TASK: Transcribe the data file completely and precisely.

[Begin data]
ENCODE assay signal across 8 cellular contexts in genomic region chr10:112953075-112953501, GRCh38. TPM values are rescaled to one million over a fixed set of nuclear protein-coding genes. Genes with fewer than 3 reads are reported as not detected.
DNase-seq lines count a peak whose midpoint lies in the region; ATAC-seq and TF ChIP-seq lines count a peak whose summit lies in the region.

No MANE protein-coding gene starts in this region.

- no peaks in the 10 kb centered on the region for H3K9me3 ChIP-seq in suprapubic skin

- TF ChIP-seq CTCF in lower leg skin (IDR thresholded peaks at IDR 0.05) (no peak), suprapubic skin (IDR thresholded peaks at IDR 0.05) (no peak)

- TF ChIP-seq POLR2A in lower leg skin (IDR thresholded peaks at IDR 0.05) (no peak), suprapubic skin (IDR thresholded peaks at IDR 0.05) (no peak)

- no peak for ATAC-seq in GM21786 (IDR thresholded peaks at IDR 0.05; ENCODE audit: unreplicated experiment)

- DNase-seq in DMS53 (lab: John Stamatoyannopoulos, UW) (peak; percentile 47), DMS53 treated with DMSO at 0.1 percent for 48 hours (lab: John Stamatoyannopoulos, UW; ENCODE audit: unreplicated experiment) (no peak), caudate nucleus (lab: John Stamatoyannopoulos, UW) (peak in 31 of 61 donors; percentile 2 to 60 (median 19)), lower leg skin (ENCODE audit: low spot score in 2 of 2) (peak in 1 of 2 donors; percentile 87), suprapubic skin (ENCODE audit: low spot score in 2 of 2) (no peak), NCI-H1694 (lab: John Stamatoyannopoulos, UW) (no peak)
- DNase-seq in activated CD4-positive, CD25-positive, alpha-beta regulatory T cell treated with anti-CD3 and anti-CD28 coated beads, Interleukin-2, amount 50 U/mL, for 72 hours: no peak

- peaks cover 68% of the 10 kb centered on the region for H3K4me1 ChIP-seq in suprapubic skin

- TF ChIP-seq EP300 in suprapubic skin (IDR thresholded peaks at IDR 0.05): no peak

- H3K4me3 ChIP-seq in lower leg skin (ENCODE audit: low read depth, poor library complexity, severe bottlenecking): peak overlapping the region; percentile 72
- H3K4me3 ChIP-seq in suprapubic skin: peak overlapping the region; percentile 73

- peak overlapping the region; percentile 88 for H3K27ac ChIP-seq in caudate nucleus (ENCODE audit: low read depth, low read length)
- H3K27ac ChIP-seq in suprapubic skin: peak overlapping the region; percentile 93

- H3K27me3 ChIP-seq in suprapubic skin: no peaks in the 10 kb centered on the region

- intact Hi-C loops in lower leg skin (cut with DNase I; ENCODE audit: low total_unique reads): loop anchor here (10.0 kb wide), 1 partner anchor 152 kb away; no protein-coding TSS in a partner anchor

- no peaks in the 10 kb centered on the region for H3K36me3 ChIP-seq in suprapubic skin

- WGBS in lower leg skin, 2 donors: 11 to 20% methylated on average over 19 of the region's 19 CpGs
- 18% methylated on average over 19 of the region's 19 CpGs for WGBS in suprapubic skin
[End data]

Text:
ENCODE assay signal across 8 cellular contexts in genomic region chr10:112953075-112953501, GRCh38. TPM values are rescaled to one million over a fixed set of nuclear protein-coding genes. Genes with fewer than 3 reads are reported as not detected.
DNase-seq lines count a peak whose midpoint lies in the region; ATAC-seq and TF ChIP-seq lines count a peak whose summit lies in the region.

No MANE protein-coding gene starts in this region.

- no peaks in the 10 kb centered on the region for H3K9me3 ChIP-seq in suprapubic skin

- TF ChIP-seq CTCF in lower leg skin (IDR thresholded peaks at IDR 0.05) (no peak), suprapubic skin (IDR thresholded peaks at IDR 0.05) (no peak)

- TF ChIP-seq POLR2A in lower leg skin (IDR thresholded peaks at IDR 0.05) (no peak), suprapubic skin (IDR thresholded peaks at IDR 0.05) (no peak)

- no peak for ATAC-seq in GM21786 (IDR thresholded peaks at IDR 0.05; ENCODE audit: unreplicated experiment)

- DNase-seq in DMS53 (lab: John Stamatoyannopoulos, UW) (peak; percentile 47), DMS53 treated with DMSO at 0.1 percent for 48 hours (lab: John Stamatoyannopoulos, UW; ENCODE audit: unreplicated experiment) (no peak), caudate nucleus (lab: John Stamatoyannopoulos, UW) (peak in 31 of 61 donors; percentile 2 to 60 (median 19)), lower leg skin (ENCODE audit: low spot score in 2 of 2) (peak in 1 of 2 donors; percentile 87), suprapubic skin (ENCODE audit: low spot score in 2 of 2) (no peak), NCI-H1694 (lab: John Stamatoyannopoulos, UW) (no peak)
- DNase-seq in activated CD4-positive, CD25-positive, alpha-beta regulatory T cell treated with anti-CD3 and anti-CD28 coated beads, Interleukin-2, amount 50 U/mL, for 72 hours: no peak

- peaks cover 68% of the 10 kb centered on the region for H3K4me1 ChIP-seq in suprapubic skin

- TF ChIP-seq EP300 in suprapubic skin (IDR thresholded peaks at IDR 0.05): no peak

- H3K4me3 ChIP-seq in lower leg skin (ENCODE audit: low read depth, poor library complexity, severe bottlenecking): peak overlapping the region; percentile 72
- H3K4me3 ChIP-seq in suprapubic skin: peak overlapping the region; percentile 73

- peak overlapping the region; percentile 88 for H3K27ac ChIP-seq in caudate nucleus (ENCODE audit: low read depth, low read length)
- H3K27ac ChIP-seq in suprapubic skin: peak overlapping the region; percentile 93

- H3K27me3 ChIP-seq in suprapubic skin: no peaks in the 10 kb centered on the region

- intact Hi-C loops in lower leg skin (cut with DNase I; ENCODE audit: low total_unique reads): loop anchor here (10.0 kb wide), 1 partner anchor 152 kb away; no protein-coding TSS in a partner anchor

- no peaks in the 10 kb centered on the region for H3K36me3 ChIP-seq in suprapubic skin

- WGBS in lower leg skin, 2 donors: 11 to 20% methylated on average over 19 of the region's 19 CpGs
- 18% methylated on average over 19 of the region's 19 CpGs for WGBS in suprapubic skin